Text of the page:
Britain puts UN child soldier plan on hold
UNITED NATIONS: Britain, angered that Northern Ireland appears on a UN list of countries where youths are recruited as soldiers in “armed conflicts,” has put on hold UN plans to crack down on the use of child warriors, diplomats said on Wednesday.
Britain has asked Olara Otunnu, the UN special envoy for children in armed conflict, to take Northern Ireland and its paramilitary groups off the list, arguing the situation in the British-ruled province was not an “armed conflict”.
Otunnu’s office was created as a result of a landmark report in 2000 by Graca Machel of Mozambique, now the wife of former South African President Nelson Mandela, who detailed the recruitment and exploitation of children in war zones. While awaiting a response from Otunnu, Britain has blocked Security Council action on a draft plan to protect children in warfare that had been put forward by France.
Otunnu said on Wednesday the British had “raised a very precise concern about the meaning of ‘armed conflict’ and we are trying to address it”.
Council members were to have begun talks on the draft plan on Jan. 21, but Britain asked no meetings take place until its problem with the Northern Ireland listing was addressed, council diplomats said.
British officials denied blocking the talks but acknowledged they were working to correct a “misdefinition” of the situation in Northern Ireland as an “armed conflict.”
“My prediction is, within two weeks, that resolution will be ready for adoption and you will find the U.K. among its strongest supporters,” British UN Ambassador Emyr Jones Parry told Reuters.
Secretary-General Kofi Annan’s latest report on child soldiers to the 15-nation Security Council, drafted by Otunnu, lists paramilitary groups in Northern Ireland among 15 countries and more than 40 rebel groups that recruit or use youths 17 years old and under in armed conflict.
While the Nov. 10 report does not specify which paramilitaries it is referring to in Northern Ireland, both Protestant and Roman Catholic groups are active in the province.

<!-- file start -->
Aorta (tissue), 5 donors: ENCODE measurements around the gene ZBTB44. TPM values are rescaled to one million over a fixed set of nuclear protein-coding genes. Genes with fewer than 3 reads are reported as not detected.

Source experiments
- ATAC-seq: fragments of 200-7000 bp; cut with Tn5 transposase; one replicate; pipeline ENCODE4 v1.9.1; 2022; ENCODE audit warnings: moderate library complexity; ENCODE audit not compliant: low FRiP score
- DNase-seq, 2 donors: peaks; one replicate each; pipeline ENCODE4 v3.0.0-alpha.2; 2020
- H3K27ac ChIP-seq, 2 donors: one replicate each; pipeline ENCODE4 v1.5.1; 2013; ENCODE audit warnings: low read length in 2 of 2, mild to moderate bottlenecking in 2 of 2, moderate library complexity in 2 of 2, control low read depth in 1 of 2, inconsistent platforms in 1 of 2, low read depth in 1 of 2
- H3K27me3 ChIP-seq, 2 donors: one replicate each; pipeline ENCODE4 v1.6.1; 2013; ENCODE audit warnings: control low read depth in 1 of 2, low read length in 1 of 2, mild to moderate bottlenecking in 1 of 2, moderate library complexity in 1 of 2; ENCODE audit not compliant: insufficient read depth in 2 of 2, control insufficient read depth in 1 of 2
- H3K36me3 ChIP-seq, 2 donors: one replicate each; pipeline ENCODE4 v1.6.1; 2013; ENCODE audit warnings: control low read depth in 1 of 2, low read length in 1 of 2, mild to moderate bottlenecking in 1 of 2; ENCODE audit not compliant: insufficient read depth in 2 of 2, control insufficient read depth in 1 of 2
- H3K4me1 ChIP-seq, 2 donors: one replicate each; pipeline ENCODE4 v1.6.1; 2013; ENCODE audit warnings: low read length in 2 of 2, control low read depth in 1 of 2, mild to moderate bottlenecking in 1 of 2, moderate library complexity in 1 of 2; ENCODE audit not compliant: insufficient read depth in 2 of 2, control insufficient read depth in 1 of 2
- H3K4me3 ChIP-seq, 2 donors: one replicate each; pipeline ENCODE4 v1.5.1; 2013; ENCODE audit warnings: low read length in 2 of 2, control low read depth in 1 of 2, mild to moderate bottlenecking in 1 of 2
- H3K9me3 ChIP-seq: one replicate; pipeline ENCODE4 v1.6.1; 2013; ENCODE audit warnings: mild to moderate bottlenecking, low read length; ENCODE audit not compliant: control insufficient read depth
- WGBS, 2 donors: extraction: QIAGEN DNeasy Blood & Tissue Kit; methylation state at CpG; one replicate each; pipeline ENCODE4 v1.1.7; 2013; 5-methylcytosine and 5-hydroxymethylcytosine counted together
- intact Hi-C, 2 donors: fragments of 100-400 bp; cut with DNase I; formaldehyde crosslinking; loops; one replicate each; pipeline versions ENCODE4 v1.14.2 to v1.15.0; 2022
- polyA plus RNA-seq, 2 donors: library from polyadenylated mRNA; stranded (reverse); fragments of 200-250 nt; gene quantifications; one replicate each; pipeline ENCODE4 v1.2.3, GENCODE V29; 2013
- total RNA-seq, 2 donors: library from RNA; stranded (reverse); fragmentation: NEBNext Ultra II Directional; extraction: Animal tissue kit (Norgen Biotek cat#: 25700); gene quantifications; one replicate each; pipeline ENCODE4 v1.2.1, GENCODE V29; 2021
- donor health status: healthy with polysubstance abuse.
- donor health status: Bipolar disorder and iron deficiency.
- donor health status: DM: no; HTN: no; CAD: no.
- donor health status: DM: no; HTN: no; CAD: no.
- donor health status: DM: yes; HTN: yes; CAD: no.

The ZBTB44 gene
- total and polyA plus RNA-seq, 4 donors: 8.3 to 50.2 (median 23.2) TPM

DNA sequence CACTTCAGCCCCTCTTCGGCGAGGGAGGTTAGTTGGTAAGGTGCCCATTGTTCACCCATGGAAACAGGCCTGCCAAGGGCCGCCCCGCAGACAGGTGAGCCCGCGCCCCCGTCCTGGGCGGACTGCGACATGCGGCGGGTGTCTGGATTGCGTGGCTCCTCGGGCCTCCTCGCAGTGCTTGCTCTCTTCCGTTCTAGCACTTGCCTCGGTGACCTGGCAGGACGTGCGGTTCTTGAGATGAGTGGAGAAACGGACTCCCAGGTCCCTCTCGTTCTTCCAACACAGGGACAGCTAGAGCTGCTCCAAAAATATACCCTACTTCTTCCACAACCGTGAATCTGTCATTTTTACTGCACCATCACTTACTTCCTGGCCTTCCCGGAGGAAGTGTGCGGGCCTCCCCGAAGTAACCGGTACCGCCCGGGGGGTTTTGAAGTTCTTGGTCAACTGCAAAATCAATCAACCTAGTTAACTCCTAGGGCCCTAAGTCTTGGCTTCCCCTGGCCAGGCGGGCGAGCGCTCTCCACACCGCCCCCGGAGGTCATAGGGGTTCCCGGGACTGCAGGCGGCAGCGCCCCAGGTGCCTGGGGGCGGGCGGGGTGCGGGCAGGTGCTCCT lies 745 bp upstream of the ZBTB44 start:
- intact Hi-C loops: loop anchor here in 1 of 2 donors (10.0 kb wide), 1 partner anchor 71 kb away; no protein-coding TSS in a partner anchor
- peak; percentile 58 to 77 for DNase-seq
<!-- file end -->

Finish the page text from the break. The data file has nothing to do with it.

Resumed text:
Northern Ireland’s landmark Good Friday agreement, signed in 1998, sought to end 30 years of Protestant-Catholic conflict in which more than 3,600 people were killed.
Others on the UN list are Afghanistan, Burundi, Colombia, Democratic Republic of Congo, Ivory Coast, Liberia, Russia’s Chechnya republic, Myanmar, Nepal, the Philippines, Somalia, Sri Lanka, Sudan and Uganda.
Annan’s report said Otunnu had sought commitments from Northern Ireland’s armed groups “to refrain from recruiting or using children in the conflict.”
“Continuing competitive recruitment of young people by all paramilitary groups has been reported in the context of various feuds and the emergence of dissident groups,” it said.
But Jones Parry told the Security Council last week that, in contrast to the other areas on the UN list, “there is not and has not been a situation of armed conflict” in Northern Ireland, where there was “real progress in addressing the issues of children’s rights.”
Annan wants the council to adopt a resolution setting out a concrete action plan to address the problem, including a monitoring system to search for violations and punishment, including sanctions, for those violating children’s rights.
Ironically, Britain is the primary source of funding for Otunnu’s office, providing it with $3 million for 2001 to 2003, or nearly a third of its annual budget of about $3.5 million.
Britain has made no decision on future funding and diplomats said London was reviewing all of its development aid programs in light of its increased commitments in Iraq. —Reuters